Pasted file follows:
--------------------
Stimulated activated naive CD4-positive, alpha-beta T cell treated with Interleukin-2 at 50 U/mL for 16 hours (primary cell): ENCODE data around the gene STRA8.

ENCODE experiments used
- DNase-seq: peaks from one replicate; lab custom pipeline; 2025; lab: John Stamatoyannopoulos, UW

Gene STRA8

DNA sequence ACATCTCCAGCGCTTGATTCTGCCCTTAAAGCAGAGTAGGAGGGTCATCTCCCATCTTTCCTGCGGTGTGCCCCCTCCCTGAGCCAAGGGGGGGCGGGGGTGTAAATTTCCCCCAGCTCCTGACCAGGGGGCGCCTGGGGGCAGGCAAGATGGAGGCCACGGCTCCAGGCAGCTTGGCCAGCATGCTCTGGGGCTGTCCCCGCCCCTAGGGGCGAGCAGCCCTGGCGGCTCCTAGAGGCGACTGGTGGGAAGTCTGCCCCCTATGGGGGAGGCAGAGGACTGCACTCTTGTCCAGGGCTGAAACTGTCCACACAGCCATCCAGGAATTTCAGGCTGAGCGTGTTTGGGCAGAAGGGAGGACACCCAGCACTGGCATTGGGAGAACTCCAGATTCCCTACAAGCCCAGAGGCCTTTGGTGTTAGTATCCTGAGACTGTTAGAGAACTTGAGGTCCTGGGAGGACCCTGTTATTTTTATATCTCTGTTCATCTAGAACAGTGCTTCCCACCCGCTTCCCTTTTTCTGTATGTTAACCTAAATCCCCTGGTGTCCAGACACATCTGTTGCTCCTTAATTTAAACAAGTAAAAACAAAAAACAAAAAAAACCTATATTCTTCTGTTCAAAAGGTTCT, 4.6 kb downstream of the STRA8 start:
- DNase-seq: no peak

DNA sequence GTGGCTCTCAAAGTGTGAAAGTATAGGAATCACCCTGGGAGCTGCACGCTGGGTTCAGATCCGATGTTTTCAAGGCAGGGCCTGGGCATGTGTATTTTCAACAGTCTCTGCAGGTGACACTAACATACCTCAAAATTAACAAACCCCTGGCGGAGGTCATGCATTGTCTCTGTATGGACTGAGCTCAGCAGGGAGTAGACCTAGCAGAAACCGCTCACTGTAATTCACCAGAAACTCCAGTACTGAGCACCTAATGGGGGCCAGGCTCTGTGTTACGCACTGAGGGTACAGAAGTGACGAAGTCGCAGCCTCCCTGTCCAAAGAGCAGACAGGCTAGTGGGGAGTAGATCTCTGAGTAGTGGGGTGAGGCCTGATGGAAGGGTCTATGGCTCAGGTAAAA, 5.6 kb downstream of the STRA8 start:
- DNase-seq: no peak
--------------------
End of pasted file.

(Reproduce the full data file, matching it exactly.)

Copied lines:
Stimulated activated naive CD4-positive, alpha-beta T cell treated with Interleukin-2 at 50 U/mL for 16 hours (primary cell): ENCODE data around the gene STRA8.

ENCODE experiments used
- DNase-seq: peaks from one replicate; lab custom pipeline; 2025; lab: John Stamatoyannopoulos, UW

Gene STRA8

DNA sequence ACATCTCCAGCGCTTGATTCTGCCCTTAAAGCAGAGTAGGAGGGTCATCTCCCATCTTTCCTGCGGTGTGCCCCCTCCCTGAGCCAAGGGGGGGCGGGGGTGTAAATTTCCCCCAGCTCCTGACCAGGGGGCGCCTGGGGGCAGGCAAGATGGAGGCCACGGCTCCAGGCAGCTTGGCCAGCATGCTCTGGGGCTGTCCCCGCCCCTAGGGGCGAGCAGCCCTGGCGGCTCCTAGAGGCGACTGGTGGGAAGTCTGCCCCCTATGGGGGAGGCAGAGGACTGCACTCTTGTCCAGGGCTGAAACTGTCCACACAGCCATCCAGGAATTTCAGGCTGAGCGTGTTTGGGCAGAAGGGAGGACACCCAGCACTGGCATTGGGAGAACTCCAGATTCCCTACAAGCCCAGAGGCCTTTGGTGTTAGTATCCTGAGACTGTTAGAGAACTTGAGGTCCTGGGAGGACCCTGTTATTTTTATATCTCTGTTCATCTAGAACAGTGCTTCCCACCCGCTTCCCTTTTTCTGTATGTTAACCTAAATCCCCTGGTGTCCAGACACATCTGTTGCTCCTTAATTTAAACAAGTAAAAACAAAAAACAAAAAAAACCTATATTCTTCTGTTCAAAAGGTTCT, 4.6 kb downstream of the STRA8 start:
- DNase-seq: no peak

DNA sequence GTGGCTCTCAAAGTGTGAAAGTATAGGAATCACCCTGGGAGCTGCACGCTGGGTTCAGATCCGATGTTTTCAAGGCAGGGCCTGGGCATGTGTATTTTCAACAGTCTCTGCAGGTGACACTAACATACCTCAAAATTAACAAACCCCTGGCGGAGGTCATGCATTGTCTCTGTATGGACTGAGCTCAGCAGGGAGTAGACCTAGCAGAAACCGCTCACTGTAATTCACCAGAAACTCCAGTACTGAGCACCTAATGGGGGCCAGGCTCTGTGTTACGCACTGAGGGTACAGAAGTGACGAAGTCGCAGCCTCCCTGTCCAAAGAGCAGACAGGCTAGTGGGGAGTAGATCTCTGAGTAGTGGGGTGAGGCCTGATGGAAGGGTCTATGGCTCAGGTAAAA, 5.6 kb downstream of the STRA8 start:
- DNase-seq: no peak